Fishman Loudbox Mini Amp: A Review

Fishman Loudbox Mini Amp: A Review

by Marisa Torrieri Bloom

I love my Fender Mustang amp, with its variety of preset effects and 50+ watts of glorious, powerful noise. It’s super durable and perfect for a creative type who isn’t ready to shell out thousands of dollars for a Marshall half stack like this one.

But whenever I plug in my acoustic guitars, I fall out of love pretty quickly. The strums sound warped, tinny, and scratchy even in the clean setting. While the reverb I hear in a house system is sometimes overwhelming, the Fender amp’s noisiness makes me a little self-conscious when I’m playing my acoustic guitar. 

Testing out my new Fishman Loudbox Mini with my beloved Yamaha acoustic guitar.

So when I had some extra holiday cash, taking a $300 mini splurge on a 60-watt acoustic amp was a no brainer. But little did I know how much I’d come to love the Fishman Loudbox Mini — my brand new baby amp (and baby PA). 

What I love the most

The Mini packs a lot of sound in a really portable space — 60 watts of clean acoustic tones. I haven’t tested out the microphone jack yet, but I’m excited that I could use this for local/coffeehouse gigs instead of having to rely on my Fender Event Passport, which is super heavy.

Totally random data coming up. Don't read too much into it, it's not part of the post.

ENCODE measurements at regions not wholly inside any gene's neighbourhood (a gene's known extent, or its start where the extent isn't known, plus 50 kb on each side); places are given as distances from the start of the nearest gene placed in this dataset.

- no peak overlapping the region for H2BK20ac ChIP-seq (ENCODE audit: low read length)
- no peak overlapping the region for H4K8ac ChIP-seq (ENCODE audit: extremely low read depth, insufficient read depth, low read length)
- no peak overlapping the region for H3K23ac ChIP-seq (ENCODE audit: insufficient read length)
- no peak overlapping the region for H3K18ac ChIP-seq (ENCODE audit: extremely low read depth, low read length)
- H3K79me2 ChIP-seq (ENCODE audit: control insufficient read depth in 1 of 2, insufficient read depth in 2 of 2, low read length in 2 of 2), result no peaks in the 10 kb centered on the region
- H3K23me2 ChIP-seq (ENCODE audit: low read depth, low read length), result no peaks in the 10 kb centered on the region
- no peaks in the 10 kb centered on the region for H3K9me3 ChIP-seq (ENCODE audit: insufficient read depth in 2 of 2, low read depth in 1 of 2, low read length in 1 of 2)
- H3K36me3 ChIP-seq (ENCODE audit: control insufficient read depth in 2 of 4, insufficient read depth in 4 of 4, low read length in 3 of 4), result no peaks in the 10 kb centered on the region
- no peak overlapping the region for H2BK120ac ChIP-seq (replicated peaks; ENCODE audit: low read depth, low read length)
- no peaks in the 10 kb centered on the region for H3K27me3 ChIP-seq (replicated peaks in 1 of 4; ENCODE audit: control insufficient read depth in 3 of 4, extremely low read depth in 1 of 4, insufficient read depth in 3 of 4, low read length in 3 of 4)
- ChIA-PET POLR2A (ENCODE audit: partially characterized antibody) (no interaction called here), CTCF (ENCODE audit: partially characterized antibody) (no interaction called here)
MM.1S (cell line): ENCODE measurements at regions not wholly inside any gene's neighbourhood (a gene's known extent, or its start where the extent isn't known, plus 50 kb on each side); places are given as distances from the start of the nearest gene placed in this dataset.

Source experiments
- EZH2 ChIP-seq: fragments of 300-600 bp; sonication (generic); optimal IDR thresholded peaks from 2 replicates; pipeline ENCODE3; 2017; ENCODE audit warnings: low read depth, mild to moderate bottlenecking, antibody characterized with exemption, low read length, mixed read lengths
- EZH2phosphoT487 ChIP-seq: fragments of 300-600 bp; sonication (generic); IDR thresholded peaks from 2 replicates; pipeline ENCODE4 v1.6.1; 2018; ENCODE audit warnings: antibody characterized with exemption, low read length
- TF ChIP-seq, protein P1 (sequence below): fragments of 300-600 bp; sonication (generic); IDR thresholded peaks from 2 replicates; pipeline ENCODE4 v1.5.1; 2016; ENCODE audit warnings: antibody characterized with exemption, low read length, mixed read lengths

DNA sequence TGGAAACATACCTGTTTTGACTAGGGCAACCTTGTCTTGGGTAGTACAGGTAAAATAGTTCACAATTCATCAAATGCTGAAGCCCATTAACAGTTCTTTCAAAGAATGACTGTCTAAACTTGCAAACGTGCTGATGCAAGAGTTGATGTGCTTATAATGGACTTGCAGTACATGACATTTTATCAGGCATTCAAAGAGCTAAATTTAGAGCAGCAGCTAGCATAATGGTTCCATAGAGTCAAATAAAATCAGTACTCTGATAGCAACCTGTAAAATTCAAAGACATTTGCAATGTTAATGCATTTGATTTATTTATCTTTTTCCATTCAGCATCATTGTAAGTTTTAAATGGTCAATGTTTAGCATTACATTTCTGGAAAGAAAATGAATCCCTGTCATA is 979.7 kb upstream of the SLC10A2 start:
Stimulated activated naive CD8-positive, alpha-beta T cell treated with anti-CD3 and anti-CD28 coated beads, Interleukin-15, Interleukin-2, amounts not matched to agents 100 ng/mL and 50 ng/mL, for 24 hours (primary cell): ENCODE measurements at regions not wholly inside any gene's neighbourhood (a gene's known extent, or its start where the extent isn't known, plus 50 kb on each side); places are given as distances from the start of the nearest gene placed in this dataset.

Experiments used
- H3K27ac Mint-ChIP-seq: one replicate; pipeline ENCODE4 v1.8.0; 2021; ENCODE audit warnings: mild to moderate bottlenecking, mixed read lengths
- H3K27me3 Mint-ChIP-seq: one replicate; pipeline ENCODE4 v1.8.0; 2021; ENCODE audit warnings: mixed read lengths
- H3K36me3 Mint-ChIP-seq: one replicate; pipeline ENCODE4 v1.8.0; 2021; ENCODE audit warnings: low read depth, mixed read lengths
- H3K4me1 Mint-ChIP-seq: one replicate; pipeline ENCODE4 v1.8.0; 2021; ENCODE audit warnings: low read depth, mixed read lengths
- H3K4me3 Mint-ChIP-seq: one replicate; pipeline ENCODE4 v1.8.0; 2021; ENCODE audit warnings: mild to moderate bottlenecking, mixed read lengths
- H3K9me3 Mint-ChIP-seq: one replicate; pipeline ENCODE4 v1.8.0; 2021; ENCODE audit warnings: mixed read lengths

The amp has a Bluetooth pairing option, which is standard these days, but yet another added bonus that I didn’t get with 15-year-old Vox V05 (which is only 5 watts, but was my de facto favorite mini amp until now). 

But nothing could beat the way I felt when I plugged in and played a few songs. When mic-ed up, the amp resonates with crisp tones. Also, with only six knobs, playing around with sounds isn’t too intimidating. It’s fun to try raising the “gain” or “chorus” beyond my comfort level. It’s fun to discover what a touch of reverb (or none at all) does to the overall impact of the guitar. 

My new Fishman Loudbox Mini

What I want more of

OK, so the “cons” list is almost nonexistent. The Loudbox Mini leaves little to be desired for the money. I have the reverb and the gain, and an input for my XLR/microphone cable. 

But I found myself wondering, maybe a tiny bit, if I should have splurged on the bigger Loudbox model — I could no doubt generate a bigger sound. Sure, I can put a mic to the mini but I think an upgrade is possibly in order (maybe in a year or so). 

Marisa Torrieri Bloom is the editor and founder of Rockmommy

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